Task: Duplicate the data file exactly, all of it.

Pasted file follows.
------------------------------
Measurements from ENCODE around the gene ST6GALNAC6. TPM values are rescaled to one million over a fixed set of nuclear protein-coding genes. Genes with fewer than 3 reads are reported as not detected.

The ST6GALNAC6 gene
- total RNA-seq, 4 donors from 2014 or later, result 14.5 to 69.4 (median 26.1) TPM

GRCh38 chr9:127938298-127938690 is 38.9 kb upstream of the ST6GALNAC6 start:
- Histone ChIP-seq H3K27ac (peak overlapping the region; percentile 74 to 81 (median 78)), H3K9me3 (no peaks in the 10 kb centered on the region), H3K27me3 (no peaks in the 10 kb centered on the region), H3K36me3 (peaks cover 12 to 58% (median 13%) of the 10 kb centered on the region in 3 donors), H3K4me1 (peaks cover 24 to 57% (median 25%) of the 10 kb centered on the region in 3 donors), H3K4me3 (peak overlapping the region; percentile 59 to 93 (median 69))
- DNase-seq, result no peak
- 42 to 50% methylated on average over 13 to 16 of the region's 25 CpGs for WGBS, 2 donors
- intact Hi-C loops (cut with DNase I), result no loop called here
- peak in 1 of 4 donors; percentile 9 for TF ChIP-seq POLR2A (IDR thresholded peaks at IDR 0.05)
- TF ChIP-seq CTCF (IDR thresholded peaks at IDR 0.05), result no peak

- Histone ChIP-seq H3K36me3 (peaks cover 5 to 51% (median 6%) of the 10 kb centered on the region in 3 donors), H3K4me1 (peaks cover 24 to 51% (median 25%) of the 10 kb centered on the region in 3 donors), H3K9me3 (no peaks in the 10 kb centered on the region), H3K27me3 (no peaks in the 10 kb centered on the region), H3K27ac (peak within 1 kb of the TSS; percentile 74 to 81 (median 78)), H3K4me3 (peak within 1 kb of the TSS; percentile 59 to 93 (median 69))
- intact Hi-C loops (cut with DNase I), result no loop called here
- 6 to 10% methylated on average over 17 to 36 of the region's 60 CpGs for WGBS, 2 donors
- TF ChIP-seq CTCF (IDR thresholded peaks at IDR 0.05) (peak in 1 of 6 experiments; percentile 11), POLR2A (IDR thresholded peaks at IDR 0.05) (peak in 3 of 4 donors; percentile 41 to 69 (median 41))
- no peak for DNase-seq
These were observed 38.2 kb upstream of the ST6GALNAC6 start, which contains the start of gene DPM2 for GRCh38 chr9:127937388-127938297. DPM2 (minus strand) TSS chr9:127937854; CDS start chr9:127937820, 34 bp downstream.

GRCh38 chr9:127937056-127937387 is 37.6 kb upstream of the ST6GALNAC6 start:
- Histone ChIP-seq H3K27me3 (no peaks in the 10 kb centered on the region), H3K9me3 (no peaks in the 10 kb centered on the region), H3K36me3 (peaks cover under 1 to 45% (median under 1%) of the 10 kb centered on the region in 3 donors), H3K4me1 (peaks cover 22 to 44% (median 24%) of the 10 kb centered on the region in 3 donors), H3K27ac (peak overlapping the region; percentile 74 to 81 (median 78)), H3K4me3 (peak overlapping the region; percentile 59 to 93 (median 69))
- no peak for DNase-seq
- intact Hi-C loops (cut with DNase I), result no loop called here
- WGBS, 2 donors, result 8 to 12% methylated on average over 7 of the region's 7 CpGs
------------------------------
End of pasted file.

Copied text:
Measurements from ENCODE around the gene ST6GALNAC6. TPM values are rescaled to one million over a fixed set of nuclear protein-coding genes. Genes with fewer than 3 reads are reported as not detected.

The ST6GALNAC6 gene
- total RNA-seq, 4 donors from 2014 or later, result 14.5 to 69.4 (median 26.1) TPM

GRCh38 chr9:127938298-127938690 is 38.9 kb upstream of the ST6GALNAC6 start:
- Histone ChIP-seq H3K27ac (peak overlapping the region; percentile 74 to 81 (median 78)), H3K9me3 (no peaks in the 10 kb centered on the region), H3K27me3 (no peaks in the 10 kb centered on the region), H3K36me3 (peaks cover 12 to 58% (median 13%) of the 10 kb centered on the region in 3 donors), H3K4me1 (peaks cover 24 to 57% (median 25%) of the 10 kb centered on the region in 3 donors), H3K4me3 (peak overlapping the region; percentile 59 to 93 (median 69))
- DNase-seq, result no peak
- 42 to 50% methylated on average over 13 to 16 of the region's 25 CpGs for WGBS, 2 donors
- intact Hi-C loops (cut with DNase I), result no loop called here
- peak in 1 of 4 donors; percentile 9 for TF ChIP-seq POLR2A (IDR thresholded peaks at IDR 0.05)
- TF ChIP-seq CTCF (IDR thresholded peaks at IDR 0.05), result no peak

- Histone ChIP-seq H3K36me3 (peaks cover 5 to 51% (median 6%) of the 10 kb centered on the region in 3 donors), H3K4me1 (peaks cover 24 to 51% (median 25%) of the 10 kb centered on the region in 3 donors), H3K9me3 (no peaks in the 10 kb centered on the region), H3K27me3 (no peaks in the 10 kb centered on the region), H3K27ac (peak within 1 kb of the TSS; percentile 74 to 81 (median 78)), H3K4me3 (peak within 1 kb of the TSS; percentile 59 to 93 (median 69))
- intact Hi-C loops (cut with DNase I), result no loop called here
- 6 to 10% methylated on average over 17 to 36 of the region's 60 CpGs for WGBS, 2 donors
- TF ChIP-seq CTCF (IDR thresholded peaks at IDR 0.05) (peak in 1 of 6 experiments; percentile 11), POLR2A (IDR thresholded peaks at IDR 0.05) (peak in 3 of 4 donors; percentile 41 to 69 (median 41))
- no peak for DNase-seq
These were observed 38.2 kb upstream of the ST6GALNAC6 start, which contains the start of gene DPM2 for GRCh38 chr9:127937388-127938297. DPM2 (minus strand) TSS chr9:127937854; CDS start chr9:127937820, 34 bp downstream.

GRCh38 chr9:127937056-127937387 is 37.6 kb upstream of the ST6GALNAC6 start:
- Histone ChIP-seq H3K27me3 (no peaks in the 10 kb centered on the region), H3K9me3 (no peaks in the 10 kb centered on the region), H3K36me3 (peaks cover under 1 to 45% (median under 1%) of the 10 kb centered on the region in 3 donors), H3K4me1 (peaks cover 22 to 44% (median 24%) of the 10 kb centered on the region in 3 donors), H3K27ac (peak overlapping the region; percentile 74 to 81 (median 78)), H3K4me3 (peak overlapping the region; percentile 59 to 93 (median 69))
- no peak for DNase-seq
- intact Hi-C loops (cut with DNase I), result no loop called here
- WGBS, 2 donors, result 8 to 12% methylated on average over 7 of the region's 7 CpGs